The news is full of analysis of yesterday’s 7-hour healthcare summit.  Every detail is being discussed–from the inequity in time allotted the Republicans to the sparring between former presidential opponents McCain and Obama, to was the “best Republican” and “best Democrat” in attendance, everyone has something to say.  But perhaps the best summary I’ve found is from the Wall Street Journal which sums up yesterday’s summit with this short paragraph: 

The point of yesterday’s session was to give a soothing, moderate political gloss to a government health-care takeover that will raise costs, greatly expand the entitlement state, and reduce choice and competition-the opposite of everything Mr. Obama claims. 

The Journal also addresses one of the most contentious debates–whether premiums would increase or decrease under Obama’s plan.  Clearly the Journal sees Obama applying the gloss in this area as well:  

The morning was dominated by an argument over whether ObamaCare would lower insurance costs, and the exchange was telling. Republicans, led by Tennessee Senator Lamar Alexander, rightly said that premiums would increase, while the President disagreed. “This is an example of where we’ve got to get our facts straight,” he said, in keeping with his strategy of depicting any disagreement as factually challenged or politically motivated.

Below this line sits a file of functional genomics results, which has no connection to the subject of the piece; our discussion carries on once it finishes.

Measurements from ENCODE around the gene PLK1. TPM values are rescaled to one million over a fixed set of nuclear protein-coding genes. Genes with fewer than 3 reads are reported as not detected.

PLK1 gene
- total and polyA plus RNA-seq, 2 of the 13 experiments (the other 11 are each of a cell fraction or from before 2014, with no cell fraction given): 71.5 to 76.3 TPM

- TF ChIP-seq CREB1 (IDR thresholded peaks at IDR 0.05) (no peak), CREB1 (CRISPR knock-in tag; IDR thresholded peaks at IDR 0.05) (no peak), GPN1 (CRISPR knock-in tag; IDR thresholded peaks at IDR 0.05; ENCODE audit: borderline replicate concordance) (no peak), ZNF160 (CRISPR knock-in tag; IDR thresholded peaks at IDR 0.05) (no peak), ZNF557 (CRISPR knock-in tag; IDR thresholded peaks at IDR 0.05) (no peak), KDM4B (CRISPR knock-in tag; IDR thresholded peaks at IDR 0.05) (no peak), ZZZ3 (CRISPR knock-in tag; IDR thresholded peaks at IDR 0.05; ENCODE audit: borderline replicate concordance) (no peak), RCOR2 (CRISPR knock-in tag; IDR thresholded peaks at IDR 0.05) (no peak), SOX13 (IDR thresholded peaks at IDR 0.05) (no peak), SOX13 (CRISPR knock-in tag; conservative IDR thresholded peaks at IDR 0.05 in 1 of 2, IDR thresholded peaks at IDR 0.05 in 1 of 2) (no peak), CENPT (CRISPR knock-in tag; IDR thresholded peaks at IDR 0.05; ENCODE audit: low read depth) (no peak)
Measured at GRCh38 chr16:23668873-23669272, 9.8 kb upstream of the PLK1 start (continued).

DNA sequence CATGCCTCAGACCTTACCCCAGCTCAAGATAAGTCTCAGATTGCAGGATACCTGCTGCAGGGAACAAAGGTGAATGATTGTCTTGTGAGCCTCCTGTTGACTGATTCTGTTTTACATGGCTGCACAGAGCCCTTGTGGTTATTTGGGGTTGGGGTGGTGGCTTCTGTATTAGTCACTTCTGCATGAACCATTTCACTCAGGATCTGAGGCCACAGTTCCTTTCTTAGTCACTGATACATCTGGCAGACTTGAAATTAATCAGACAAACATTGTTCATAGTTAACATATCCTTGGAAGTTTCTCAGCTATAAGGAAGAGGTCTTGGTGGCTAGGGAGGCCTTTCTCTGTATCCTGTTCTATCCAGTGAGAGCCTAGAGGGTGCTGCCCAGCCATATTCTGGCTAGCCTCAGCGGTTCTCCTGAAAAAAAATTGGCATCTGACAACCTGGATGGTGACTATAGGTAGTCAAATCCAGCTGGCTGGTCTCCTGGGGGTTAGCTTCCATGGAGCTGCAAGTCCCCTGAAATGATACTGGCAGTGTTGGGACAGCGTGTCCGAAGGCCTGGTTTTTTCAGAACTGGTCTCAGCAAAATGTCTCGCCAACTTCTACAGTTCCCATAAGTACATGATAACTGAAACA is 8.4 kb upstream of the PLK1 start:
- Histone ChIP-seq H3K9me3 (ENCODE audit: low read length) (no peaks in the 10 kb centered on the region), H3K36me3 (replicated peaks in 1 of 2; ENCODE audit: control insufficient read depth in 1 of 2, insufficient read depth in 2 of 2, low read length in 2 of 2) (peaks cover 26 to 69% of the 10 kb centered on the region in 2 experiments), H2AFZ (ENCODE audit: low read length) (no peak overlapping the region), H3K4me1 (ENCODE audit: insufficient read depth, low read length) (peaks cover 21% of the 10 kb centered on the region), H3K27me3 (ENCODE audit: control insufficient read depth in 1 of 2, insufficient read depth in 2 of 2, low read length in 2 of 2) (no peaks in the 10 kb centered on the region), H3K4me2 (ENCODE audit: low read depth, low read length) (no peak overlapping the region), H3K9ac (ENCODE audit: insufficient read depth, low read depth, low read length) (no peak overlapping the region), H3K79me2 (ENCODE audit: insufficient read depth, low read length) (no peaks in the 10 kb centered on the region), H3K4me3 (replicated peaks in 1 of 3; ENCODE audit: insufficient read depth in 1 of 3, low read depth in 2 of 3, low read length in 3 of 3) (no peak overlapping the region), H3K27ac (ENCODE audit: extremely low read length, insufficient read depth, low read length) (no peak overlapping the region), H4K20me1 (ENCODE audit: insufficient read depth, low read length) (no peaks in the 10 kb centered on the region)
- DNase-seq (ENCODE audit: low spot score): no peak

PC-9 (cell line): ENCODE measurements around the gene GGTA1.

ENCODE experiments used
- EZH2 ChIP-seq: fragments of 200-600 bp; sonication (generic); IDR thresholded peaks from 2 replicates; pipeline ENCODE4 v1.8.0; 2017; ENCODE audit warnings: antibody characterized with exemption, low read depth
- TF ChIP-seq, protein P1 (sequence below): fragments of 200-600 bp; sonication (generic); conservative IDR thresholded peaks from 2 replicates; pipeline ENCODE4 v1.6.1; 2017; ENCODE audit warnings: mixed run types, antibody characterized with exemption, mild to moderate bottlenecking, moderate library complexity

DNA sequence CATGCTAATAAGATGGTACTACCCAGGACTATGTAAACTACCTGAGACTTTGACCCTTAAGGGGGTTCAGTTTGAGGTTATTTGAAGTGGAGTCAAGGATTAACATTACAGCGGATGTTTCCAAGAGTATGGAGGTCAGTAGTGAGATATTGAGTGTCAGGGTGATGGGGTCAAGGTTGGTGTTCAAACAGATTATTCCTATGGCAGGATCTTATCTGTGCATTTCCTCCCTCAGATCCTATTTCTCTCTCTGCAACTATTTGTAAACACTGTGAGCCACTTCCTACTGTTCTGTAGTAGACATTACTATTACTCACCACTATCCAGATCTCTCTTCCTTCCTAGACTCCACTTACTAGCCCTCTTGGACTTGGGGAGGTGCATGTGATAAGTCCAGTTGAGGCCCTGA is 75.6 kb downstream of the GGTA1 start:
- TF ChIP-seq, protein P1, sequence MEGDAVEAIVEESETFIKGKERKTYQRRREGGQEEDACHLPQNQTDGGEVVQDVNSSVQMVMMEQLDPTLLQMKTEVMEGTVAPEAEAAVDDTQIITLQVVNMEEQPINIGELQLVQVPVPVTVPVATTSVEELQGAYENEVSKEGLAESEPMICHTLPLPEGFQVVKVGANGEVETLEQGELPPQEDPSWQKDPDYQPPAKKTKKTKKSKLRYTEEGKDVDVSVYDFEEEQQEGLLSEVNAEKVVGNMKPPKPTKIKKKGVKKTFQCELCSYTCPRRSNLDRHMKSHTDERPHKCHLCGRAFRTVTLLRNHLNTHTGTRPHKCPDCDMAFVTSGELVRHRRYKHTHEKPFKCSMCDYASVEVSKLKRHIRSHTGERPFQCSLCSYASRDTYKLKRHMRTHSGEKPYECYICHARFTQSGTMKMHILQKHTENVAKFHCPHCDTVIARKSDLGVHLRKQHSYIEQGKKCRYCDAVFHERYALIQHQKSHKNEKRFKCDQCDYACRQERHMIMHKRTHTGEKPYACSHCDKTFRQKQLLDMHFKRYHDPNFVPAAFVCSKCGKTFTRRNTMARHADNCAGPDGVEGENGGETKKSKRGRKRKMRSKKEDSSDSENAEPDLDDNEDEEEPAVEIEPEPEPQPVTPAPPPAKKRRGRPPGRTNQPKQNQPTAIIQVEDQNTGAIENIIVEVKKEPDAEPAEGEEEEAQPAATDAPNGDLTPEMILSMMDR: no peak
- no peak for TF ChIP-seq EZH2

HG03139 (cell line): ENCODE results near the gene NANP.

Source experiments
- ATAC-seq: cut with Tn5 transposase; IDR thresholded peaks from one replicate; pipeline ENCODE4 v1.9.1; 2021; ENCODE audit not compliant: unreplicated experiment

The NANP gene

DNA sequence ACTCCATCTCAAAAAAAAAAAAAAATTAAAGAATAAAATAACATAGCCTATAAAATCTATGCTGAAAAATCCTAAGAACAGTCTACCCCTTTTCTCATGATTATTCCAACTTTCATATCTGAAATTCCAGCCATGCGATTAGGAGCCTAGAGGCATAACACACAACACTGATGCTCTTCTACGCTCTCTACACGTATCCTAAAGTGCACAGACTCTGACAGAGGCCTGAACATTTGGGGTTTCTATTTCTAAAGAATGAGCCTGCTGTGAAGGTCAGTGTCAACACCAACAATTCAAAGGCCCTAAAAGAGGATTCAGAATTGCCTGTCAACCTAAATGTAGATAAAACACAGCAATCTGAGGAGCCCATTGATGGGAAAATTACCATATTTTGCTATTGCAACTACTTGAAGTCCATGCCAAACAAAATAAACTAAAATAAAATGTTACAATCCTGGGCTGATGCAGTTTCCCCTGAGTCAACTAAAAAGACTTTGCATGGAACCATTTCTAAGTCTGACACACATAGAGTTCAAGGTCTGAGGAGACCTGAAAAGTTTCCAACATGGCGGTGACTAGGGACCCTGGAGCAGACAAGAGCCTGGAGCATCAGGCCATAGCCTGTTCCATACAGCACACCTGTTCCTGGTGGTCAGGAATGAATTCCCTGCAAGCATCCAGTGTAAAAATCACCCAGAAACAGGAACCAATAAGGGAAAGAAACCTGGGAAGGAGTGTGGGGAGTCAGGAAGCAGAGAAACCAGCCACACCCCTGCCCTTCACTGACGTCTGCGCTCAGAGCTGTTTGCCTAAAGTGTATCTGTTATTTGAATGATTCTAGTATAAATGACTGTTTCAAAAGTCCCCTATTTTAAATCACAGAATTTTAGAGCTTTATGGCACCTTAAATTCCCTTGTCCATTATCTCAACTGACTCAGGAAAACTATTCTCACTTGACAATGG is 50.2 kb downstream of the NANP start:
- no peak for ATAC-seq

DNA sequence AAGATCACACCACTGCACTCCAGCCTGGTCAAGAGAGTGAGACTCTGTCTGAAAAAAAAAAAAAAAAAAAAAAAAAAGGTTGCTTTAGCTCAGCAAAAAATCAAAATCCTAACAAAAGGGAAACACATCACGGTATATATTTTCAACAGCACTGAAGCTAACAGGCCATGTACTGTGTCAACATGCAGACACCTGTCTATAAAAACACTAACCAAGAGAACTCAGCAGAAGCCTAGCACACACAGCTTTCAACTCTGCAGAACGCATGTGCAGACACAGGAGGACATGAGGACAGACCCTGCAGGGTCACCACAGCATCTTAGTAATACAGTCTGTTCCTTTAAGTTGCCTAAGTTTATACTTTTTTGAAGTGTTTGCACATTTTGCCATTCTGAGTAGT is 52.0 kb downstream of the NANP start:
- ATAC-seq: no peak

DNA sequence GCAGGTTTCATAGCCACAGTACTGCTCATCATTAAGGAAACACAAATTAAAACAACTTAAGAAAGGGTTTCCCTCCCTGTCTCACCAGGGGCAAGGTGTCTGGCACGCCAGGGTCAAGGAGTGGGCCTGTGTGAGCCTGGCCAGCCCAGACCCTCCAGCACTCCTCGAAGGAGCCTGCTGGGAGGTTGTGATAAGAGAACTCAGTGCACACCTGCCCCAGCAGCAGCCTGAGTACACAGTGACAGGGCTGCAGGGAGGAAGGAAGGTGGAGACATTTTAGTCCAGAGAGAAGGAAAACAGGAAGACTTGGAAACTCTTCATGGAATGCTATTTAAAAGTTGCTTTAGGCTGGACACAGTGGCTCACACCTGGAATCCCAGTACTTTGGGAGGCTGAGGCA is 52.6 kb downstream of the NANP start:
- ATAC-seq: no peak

One fact is that the Congressional Budget Office estimates that premiums in the individual market would jump by 10% to 13% in 2016 because the government will mandate that consumers buy richer benefits than they otherwise would. Mr. Obama eventually conceded that point but said these mandates are simple consumer protections. “Yes, I am paying 10% to 13% more because instead of buying an apple, I’m getting an orange,” Mr. Obama said. “We want competition, we just want some minimum standards.”

Well, yes, politicians alwaysclaim their standards are the minimum. Despite vastly different consumer health needs and preferences, the core of ObamaCare is the brute-force regulatory standardization of benefits and how they should be paid for, so that government can afford to subsidize health care for all. West Virginia Democrat Jay Rockefeller let the mask slip when he said the goal is to stomp on the insurers and “clip their wings in every way you can,” because it is “a rapacious industry that does what it wants.” Mr. Rockefeller added that “Sometimes decisions have to come from Washington.”